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What it’s like coming out as a divorcee in Muslim culture

First person

Coming out as a divorcee in Muslim culture

I left my husband because I never should have been married in the first place, Sarah Malik Sayed writes. Why doesn't my culture understand that?

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It is a truth still universally acknowledged in Muslim culture that an unmarried woman at 30 has failed at life. But my case wasn't so simple: I was divorced and I lived on my own, two taboos that made me undesirable (and suspicious) in addition to my advanced age of 29. People suggested that I should get a professional matchmaker's help and so my family paid $300 to a woman who claimed to have deep connections across Canada. Once I found a match, I would have to pay another $300.

The first match she sent my way made me realize exactly how undesirable I was. The potential mother-in-law wanted to take a photograph of me during our first meeting, as though I were an exhibit at a museum. I waited an hour and a half at an upscale coffee shop in downtown Toronto while she sent texts that she was "nearly there." When she finally walked in, I found out that her son had never planned to come along, a detail she had omitted when we were arranging a time to meet. Barely 10 minutes into our conversation, she insisted on taking a photograph of me in "good light" to show her son. We hadn't even placed our order yet.

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Another potential mother-in-law asked why my husband had left me, automatically assuming that he had done the leaving. The matchmaker, who had built a national reputation, said that because I was a divorcée and "likely infertile," I should be open to men over 40 with children.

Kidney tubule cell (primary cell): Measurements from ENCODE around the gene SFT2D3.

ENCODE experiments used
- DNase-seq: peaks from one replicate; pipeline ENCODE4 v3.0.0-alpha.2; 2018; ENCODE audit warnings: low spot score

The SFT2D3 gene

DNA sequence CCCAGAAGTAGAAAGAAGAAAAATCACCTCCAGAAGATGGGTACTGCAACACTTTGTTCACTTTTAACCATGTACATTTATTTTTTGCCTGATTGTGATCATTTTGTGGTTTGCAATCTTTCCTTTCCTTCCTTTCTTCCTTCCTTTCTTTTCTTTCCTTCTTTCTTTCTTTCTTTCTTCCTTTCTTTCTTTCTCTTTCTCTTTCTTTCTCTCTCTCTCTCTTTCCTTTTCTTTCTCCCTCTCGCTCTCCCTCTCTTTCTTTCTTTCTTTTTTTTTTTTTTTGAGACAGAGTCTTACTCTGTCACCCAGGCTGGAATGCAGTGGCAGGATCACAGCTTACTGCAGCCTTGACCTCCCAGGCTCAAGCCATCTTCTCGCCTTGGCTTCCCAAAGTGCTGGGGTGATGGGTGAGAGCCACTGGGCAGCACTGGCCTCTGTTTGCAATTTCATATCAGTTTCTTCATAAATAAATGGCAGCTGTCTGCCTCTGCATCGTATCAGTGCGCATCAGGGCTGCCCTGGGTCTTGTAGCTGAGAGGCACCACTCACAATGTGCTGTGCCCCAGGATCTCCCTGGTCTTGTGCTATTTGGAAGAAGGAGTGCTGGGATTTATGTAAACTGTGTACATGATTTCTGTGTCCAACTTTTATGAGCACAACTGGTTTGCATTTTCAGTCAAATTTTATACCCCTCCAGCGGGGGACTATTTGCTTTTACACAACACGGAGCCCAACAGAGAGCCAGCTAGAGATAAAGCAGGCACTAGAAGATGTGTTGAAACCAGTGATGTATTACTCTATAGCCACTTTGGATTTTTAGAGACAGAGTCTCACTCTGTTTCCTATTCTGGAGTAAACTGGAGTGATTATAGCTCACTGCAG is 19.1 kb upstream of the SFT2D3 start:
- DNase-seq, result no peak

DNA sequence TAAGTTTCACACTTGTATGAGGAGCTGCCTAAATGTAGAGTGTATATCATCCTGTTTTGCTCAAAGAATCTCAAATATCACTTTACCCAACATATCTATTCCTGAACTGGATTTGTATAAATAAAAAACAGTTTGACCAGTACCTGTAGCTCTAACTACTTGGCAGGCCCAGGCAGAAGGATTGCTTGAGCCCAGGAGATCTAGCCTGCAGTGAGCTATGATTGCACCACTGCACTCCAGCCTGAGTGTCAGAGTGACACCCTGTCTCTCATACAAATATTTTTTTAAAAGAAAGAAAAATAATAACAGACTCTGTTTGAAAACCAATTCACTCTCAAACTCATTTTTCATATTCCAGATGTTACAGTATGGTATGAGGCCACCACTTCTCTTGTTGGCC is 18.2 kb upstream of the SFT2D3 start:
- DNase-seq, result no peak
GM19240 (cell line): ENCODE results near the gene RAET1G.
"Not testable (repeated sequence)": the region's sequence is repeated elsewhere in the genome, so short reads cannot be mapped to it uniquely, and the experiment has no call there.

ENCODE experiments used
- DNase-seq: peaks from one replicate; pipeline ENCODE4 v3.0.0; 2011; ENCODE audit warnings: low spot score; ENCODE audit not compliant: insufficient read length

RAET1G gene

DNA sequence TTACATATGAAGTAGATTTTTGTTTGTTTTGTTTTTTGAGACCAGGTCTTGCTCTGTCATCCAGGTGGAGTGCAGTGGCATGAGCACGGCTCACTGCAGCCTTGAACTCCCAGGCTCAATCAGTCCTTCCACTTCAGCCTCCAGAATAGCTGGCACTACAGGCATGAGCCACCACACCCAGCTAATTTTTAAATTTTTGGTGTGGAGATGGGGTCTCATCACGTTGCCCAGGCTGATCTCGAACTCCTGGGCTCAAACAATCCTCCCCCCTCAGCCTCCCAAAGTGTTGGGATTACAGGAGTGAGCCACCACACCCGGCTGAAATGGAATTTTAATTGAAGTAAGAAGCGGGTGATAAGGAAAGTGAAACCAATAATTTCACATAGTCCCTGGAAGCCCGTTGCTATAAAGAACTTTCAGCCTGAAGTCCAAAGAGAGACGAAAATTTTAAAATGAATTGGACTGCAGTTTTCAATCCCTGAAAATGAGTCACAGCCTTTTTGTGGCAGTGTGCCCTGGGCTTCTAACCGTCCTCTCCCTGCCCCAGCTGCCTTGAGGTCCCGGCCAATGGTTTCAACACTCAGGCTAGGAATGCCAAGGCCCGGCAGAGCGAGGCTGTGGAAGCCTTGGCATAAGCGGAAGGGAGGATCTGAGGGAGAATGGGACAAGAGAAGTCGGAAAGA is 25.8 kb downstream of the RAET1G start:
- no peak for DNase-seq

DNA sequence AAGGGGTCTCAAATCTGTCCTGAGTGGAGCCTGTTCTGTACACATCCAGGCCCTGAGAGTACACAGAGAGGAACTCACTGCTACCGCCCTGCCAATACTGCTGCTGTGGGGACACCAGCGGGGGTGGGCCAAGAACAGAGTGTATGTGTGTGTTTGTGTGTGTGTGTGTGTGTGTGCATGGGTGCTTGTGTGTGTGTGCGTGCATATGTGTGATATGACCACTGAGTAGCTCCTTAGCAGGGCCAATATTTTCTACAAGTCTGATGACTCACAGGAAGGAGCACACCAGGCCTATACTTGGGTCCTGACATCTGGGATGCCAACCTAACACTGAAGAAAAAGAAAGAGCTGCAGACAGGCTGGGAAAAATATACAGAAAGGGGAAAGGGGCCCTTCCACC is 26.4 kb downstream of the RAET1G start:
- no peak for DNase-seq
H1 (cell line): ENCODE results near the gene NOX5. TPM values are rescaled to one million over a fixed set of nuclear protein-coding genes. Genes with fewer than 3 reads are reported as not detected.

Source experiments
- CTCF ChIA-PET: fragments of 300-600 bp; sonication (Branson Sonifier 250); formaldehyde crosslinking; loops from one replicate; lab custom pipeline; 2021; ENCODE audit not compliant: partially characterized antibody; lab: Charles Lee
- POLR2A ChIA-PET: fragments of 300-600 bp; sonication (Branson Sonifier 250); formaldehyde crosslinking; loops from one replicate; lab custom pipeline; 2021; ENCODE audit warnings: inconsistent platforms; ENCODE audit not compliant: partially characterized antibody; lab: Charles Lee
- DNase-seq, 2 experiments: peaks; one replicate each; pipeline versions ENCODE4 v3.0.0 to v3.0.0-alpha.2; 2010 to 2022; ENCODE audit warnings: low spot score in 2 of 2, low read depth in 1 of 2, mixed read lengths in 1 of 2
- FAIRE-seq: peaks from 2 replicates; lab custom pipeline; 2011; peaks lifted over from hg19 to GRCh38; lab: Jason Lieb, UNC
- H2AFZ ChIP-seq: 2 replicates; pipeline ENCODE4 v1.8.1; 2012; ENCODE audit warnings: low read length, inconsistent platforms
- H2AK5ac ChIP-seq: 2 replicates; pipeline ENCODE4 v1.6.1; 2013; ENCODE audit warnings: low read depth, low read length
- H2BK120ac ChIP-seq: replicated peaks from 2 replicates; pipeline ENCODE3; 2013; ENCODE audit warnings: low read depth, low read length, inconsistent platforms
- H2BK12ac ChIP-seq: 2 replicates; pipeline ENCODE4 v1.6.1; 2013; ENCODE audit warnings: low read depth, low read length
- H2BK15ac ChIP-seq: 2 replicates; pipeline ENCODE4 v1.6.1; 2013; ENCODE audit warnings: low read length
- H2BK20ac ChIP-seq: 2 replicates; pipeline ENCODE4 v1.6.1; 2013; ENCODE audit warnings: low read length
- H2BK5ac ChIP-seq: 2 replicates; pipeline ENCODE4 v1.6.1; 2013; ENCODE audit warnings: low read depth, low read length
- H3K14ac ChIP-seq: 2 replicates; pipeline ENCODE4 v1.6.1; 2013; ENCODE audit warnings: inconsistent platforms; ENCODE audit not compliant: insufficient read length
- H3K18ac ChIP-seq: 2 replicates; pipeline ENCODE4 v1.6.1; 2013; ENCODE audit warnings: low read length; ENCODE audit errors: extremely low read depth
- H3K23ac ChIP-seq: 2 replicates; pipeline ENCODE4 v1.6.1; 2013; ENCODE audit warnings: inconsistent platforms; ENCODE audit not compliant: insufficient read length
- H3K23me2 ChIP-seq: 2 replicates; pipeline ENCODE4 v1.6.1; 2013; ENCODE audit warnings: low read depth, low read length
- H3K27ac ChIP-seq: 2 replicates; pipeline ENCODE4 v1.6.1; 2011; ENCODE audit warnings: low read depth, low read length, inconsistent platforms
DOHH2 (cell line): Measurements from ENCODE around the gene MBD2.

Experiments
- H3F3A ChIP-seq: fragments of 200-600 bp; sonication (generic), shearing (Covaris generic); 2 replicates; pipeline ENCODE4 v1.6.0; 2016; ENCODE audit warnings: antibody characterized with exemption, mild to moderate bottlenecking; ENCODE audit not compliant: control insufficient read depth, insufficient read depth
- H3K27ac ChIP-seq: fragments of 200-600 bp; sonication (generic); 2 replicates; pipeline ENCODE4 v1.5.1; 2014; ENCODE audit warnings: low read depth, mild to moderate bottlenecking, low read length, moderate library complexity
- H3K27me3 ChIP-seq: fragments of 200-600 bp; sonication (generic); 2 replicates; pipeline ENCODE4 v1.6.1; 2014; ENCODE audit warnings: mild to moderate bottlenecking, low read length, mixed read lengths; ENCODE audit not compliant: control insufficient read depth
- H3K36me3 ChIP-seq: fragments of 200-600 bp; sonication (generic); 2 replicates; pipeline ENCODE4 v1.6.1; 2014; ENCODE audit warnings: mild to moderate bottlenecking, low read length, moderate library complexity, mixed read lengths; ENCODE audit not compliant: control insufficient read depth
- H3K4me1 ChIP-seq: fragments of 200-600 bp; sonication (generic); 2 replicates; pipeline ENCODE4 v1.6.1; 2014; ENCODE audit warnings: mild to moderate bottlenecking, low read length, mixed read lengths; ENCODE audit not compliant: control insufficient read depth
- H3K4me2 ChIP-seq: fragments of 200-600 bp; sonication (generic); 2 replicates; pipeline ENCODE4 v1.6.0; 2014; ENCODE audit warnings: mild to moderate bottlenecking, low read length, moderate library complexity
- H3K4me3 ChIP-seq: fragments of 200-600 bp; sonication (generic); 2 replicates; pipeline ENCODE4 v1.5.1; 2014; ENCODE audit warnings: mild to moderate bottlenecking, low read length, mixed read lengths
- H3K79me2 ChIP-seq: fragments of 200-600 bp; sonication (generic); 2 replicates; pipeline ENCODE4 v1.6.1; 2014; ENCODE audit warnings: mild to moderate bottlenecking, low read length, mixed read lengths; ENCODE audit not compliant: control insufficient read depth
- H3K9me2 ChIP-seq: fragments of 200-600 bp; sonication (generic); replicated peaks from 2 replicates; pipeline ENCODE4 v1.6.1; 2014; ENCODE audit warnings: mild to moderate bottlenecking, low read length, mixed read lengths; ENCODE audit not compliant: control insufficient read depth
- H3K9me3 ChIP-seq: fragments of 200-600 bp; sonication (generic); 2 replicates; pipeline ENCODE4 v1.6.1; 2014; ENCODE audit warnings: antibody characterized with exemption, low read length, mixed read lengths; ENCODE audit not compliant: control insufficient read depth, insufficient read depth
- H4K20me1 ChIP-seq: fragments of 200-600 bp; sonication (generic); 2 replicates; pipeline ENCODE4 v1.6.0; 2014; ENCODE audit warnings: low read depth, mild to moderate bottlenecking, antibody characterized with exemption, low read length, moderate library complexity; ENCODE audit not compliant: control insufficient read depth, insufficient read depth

I was childless by choice. It was my only act of will in a long marriage.

Let me backtrack. I married when I was 20. Growing up in a traditional Muslim Pakistani home in Calgary, my whole world was turned upside down when my parents left Canada and moved to the Middle East. I stayed in Calgary because I was in the middle of my semester at university. Before they left, I had never even been permitted to go out on my own except to attend university. When a man who was a few years older than me proposed, I accepted because I didn't know how to say no and felt unmoored without protection and support.

On the day of my nikkah, my Islamic marriage ceremony, I went to an empty room and cried so much I ruined my makeup. I knew I was making the worst mistake of my life, but felt powerless to stop what was going on or even to name my feelings. I had been taught that I was an amanat to my family – something given for safekeeping that must be returned. My true home was with a husband, as is the case for all girls in traditional Pakistani culture. Living alone, I was an abnormal occurrence and people would doubt my chastity. I had been taught that I would be disowned if I engaged in any physical acts, even kissing, before marriage.

I stayed in that marriage for seven long years. Looking back, those years are a blur, as though they're someone else's life. Although my husband was kind, marriage from the start had meant social isolation. At university, while others partied or travelled on study-abroad programs, I spoke another vocabulary altogether. No one understood why I was married, so I stopped talking about it and became more isolated because I had to hide my truth. Confused about my place in my culture and religion, cut off from my family, I had no idea who I was and what I wanted from life.